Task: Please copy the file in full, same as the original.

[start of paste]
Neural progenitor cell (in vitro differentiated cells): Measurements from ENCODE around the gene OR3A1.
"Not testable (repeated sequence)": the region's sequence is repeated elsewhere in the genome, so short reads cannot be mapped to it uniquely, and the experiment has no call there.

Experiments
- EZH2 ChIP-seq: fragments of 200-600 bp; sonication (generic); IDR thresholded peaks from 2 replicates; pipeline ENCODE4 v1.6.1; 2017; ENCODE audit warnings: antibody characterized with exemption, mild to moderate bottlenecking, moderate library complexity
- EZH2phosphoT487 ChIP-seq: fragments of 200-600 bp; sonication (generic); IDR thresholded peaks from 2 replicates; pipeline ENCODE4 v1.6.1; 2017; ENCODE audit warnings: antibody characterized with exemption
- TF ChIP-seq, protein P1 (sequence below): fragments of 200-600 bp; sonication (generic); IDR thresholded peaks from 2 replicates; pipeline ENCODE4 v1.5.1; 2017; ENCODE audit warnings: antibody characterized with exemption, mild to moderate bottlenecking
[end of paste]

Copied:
Neural progenitor cell (in vitro differentiated cells): Measurements from ENCODE around the gene OR3A1.
"Not testable (repeated sequence)": the region's sequence is repeated elsewhere in the genome, so short reads cannot be mapped to it uniquely, and the experiment has no call there.

Experiments
- EZH2 ChIP-seq: fragments of 200-600 bp; sonication (generic); IDR thresholded peaks from 2 replicates; pipeline ENCODE4 v1.6.1; 2017; ENCODE audit warnings: antibody characterized with exemption, mild to moderate bottlenecking, moderate library complexity
- EZH2phosphoT487 ChIP-seq: fragments of 200-600 bp; sonication (generic); IDR thresholded peaks from 2 replicates; pipeline ENCODE4 v1.6.1; 2017; ENCODE audit warnings: antibody characterized with exemption
- TF ChIP-seq, protein P1 (sequence below): fragments of 200-600 bp; sonication (generic); IDR thresholded peaks from 2 replicates; pipeline ENCODE4 v1.5.1; 2017; ENCODE audit warnings: antibody characterized with exemption, mild to moderate bottlenecking